Kitty Genovese & Watchmen

Open Culture recently posted a video clip of the 1980s comic, Watchmen (above). The clip, Watchmen: Origins 13 – ‘Kitty Genovese’, features the case of Kitty Genovese as part of a character’s backstory. The character’s name? Rorschach.

The Genovese case is traditionally presented as the failure 38 neighbours to act while a young woman was murdered in New York City. It has attained mythic proportions in social psychology as an exemplar of the bystander effect and diffusion of responsibility. The veracity of the original report of Kitty Genovese case, in particular the inaction of her neighbours during her murder, was previously questioned in a 2007 American Psychologist article.

The Open Culture post on Kitty Genovese was prompted a recent news story about a teenager who was severely beaten in a Baltimore McDonald’s while employees not only failed to intervene, but videotaped the incidence. The post also points to a NPR interview with Joseph De May on the Genovese case, which may be of interest to AHP readers. (The interview is available as both an audio clip and a transcript.)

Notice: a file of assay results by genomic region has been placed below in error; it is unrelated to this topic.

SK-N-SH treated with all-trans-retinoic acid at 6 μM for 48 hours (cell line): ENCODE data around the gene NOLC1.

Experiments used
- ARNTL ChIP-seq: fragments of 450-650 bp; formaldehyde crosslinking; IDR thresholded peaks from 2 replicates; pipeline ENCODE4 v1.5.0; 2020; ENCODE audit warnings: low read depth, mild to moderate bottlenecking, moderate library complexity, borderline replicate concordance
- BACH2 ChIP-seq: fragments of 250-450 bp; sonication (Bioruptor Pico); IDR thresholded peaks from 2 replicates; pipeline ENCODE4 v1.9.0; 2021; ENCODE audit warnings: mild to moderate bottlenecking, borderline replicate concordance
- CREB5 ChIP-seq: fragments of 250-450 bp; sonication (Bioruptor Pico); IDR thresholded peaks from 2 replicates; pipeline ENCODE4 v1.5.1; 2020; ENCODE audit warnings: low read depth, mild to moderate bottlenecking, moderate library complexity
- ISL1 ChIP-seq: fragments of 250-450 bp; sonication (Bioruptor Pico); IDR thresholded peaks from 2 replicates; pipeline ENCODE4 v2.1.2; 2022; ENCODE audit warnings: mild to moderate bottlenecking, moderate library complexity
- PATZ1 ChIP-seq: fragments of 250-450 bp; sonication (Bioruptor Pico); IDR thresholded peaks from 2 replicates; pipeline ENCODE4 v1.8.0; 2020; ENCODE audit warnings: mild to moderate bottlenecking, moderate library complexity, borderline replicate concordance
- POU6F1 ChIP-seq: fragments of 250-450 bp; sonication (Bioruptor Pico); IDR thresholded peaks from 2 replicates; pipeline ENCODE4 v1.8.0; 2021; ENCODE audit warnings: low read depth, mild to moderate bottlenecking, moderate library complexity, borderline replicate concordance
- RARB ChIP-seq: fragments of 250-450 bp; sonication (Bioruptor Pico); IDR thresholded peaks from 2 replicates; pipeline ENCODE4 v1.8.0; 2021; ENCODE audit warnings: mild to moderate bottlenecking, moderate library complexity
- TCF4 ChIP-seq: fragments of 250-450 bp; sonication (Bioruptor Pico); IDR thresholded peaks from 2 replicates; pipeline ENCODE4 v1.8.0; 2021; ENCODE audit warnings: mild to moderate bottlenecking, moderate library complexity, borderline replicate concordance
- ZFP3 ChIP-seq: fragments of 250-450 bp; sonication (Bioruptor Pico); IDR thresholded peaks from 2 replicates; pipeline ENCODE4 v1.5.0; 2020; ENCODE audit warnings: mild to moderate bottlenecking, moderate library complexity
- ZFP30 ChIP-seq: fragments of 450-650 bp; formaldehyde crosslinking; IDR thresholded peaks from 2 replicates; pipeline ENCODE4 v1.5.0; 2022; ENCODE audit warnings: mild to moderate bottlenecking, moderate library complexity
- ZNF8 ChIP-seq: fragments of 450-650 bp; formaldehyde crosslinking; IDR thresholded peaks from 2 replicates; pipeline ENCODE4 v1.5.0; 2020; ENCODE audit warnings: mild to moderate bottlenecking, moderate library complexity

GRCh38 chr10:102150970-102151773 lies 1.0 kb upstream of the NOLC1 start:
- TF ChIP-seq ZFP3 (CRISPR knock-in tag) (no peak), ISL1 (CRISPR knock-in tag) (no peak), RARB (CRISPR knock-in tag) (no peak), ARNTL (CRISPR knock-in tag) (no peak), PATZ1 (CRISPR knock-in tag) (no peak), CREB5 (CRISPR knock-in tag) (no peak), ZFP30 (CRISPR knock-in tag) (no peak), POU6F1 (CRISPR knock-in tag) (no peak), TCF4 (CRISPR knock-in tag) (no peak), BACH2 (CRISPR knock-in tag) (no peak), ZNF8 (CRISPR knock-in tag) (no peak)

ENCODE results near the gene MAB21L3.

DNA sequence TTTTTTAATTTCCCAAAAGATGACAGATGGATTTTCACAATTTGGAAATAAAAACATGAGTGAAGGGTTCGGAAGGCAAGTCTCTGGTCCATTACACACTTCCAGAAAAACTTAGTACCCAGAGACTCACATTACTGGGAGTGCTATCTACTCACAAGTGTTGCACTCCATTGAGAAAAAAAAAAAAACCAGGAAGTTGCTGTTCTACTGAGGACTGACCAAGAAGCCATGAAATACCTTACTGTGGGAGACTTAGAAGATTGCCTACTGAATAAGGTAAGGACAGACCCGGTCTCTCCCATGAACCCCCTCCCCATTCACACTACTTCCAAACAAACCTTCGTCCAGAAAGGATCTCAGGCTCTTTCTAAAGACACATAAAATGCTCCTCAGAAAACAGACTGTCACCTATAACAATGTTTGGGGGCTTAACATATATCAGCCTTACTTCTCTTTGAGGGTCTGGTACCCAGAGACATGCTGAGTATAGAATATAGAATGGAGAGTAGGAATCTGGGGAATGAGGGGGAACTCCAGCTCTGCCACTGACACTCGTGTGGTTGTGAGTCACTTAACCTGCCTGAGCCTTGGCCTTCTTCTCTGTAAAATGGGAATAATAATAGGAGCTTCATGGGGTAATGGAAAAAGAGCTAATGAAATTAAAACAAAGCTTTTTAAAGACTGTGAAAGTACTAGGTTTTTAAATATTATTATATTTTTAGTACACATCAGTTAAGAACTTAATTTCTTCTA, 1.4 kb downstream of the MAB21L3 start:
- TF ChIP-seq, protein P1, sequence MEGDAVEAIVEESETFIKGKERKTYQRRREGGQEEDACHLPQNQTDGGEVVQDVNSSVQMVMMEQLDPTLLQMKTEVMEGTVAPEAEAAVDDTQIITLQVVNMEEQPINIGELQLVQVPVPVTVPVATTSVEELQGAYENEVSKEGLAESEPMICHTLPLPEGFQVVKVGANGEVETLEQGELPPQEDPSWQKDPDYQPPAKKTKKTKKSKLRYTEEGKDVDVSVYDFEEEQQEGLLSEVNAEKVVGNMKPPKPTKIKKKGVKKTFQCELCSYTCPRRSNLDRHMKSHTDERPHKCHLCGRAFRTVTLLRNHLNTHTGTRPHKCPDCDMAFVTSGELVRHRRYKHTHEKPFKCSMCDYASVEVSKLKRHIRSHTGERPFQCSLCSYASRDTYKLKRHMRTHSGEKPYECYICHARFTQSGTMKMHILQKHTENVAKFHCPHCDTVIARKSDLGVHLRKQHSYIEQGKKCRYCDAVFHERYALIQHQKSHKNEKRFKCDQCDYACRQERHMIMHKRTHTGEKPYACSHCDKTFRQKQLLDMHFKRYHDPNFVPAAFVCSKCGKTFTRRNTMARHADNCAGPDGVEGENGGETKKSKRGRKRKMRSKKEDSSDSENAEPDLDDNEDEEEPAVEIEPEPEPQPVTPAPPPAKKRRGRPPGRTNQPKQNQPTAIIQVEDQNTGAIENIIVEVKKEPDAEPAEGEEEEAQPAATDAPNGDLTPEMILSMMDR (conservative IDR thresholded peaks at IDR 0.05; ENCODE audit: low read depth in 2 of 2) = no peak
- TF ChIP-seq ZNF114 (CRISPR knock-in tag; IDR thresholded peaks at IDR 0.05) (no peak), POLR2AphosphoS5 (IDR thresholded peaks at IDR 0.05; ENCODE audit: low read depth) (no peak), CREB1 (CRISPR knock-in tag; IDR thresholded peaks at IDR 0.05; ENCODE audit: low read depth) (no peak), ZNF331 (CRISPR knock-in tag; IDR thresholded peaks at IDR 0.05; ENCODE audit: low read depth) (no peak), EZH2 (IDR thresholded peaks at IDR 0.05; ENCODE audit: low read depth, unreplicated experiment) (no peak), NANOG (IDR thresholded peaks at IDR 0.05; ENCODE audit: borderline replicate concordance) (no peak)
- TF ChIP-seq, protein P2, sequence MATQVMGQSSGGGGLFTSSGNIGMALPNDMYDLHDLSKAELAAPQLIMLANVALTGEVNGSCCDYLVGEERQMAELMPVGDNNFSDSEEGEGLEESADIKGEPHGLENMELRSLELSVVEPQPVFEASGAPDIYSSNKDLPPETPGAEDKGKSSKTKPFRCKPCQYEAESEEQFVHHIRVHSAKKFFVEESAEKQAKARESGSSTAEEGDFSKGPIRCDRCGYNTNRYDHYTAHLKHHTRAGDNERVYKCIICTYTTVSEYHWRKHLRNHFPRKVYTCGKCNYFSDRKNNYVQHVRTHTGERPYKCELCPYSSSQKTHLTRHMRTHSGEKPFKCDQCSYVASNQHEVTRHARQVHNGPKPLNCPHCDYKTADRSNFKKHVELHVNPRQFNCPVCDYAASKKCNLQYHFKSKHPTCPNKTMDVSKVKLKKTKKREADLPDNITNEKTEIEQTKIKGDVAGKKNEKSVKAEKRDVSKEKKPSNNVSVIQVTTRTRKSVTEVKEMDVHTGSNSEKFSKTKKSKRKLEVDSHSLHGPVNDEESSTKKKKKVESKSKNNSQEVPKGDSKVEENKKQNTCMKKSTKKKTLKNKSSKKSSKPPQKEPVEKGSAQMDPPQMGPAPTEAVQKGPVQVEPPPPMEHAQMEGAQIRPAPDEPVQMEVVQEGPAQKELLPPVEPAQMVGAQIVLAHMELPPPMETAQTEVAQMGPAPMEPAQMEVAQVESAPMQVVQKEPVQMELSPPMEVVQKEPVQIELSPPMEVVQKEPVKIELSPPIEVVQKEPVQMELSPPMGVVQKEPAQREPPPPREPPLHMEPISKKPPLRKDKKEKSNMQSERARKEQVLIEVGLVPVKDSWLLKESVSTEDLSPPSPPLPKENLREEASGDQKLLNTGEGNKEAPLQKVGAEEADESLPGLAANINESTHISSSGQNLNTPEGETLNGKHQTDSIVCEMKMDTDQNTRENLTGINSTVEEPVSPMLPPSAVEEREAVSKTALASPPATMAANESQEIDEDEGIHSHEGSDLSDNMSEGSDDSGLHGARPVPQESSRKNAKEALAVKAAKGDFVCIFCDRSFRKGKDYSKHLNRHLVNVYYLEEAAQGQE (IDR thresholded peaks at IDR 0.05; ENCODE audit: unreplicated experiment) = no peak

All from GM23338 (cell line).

AHP‘s previous posts on Kitty Genovese and the bystander effect can be found here, here, here, and here.

About Jacy Young

Jacy Young is a professor at Quest University Canada. A critical feminist psychologist and historian of psychology, she is committed to critical pedagogy and public engagement with feminist psychology and the history of the discipline.